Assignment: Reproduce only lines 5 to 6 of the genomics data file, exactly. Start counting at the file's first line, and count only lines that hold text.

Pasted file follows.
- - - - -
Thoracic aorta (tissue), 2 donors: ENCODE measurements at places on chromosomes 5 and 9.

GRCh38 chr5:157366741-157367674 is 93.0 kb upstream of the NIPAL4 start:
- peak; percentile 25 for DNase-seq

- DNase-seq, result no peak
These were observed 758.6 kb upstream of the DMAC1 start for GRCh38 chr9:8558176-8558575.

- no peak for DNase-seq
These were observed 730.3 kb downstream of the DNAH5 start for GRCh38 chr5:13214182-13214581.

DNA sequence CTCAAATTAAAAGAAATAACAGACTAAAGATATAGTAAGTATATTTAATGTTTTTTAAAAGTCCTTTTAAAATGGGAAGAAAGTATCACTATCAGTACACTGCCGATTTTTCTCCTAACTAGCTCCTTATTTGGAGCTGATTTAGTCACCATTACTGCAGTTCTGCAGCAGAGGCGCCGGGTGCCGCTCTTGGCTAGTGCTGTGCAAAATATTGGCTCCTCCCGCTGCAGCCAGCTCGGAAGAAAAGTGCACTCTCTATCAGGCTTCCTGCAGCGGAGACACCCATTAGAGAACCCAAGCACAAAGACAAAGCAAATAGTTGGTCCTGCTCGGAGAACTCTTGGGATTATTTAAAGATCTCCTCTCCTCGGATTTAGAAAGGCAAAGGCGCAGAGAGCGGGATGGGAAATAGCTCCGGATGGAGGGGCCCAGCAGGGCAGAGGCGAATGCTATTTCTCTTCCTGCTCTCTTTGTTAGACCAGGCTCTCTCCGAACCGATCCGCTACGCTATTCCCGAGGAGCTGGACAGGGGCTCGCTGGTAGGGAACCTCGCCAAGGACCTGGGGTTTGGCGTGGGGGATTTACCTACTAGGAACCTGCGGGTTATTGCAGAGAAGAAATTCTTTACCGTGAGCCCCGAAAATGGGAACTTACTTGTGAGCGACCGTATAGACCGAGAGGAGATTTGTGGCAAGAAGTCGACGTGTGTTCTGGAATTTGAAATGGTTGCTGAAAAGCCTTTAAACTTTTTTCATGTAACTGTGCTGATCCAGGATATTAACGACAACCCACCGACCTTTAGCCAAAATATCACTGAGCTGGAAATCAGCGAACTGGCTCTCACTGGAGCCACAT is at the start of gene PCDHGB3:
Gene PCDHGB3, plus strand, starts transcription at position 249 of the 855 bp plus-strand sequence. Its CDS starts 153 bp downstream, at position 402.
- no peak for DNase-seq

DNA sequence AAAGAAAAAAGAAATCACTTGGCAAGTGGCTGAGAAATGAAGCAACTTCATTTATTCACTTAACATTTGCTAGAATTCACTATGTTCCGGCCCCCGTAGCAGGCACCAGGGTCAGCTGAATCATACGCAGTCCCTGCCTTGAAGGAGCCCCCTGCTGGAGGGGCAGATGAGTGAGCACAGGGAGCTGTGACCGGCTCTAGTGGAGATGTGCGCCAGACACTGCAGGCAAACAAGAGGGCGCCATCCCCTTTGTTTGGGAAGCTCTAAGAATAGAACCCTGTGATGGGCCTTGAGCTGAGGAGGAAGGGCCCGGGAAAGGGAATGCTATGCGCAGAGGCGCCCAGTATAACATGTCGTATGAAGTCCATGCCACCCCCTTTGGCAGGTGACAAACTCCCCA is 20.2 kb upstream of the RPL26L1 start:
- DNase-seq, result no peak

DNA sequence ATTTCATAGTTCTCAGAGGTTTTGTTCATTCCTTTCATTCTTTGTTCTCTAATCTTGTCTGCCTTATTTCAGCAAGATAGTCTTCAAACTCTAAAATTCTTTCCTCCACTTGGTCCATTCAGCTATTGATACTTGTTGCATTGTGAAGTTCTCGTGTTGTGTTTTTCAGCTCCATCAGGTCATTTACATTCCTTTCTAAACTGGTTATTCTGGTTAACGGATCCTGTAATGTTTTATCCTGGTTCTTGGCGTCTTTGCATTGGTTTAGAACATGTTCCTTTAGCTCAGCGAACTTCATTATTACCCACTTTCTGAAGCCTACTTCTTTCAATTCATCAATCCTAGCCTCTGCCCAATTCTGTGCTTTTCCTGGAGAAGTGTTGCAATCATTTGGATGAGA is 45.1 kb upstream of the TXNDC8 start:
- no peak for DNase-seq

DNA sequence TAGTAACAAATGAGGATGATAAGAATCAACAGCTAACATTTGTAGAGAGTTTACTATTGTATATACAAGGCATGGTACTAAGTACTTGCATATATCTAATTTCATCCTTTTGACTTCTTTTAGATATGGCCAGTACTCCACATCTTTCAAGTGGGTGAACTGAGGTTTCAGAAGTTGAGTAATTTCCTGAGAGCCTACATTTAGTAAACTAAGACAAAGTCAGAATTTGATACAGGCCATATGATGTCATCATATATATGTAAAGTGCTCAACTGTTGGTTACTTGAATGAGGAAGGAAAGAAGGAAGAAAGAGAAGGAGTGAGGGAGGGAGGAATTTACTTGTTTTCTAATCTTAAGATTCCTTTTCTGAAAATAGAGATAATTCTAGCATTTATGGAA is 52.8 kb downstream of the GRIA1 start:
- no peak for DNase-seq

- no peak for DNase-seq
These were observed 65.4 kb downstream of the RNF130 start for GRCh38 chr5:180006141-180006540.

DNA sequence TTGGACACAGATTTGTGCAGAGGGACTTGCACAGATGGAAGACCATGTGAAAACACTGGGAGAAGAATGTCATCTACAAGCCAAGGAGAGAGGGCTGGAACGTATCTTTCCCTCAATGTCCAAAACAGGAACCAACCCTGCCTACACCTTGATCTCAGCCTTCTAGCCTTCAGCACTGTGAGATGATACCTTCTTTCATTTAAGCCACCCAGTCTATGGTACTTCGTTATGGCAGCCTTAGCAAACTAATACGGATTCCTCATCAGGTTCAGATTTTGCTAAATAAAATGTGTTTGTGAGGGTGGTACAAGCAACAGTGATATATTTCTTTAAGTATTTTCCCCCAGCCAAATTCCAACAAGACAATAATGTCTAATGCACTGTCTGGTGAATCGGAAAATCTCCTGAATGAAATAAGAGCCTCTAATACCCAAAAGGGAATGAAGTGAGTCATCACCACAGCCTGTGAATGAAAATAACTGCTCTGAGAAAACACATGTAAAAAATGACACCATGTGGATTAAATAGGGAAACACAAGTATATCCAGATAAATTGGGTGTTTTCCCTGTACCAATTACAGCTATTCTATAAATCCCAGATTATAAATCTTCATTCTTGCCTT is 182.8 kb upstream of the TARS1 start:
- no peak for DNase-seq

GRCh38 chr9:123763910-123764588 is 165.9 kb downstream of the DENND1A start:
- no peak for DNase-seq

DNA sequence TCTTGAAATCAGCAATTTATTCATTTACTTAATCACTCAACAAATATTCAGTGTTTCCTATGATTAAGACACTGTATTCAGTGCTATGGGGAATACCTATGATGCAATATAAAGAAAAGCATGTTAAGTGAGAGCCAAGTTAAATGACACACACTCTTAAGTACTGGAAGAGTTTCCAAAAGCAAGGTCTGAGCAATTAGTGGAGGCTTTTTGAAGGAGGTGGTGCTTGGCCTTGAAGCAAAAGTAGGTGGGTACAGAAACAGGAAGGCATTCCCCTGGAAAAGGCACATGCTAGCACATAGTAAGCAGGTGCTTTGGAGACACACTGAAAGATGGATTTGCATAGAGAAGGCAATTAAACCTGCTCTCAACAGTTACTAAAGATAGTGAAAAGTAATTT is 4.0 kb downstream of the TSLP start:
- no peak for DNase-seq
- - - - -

These were observed 758.6 kb upstream of the DMAC1 start for GRCh38 chr9:8558176-8558575.

- no peak for DNase-seq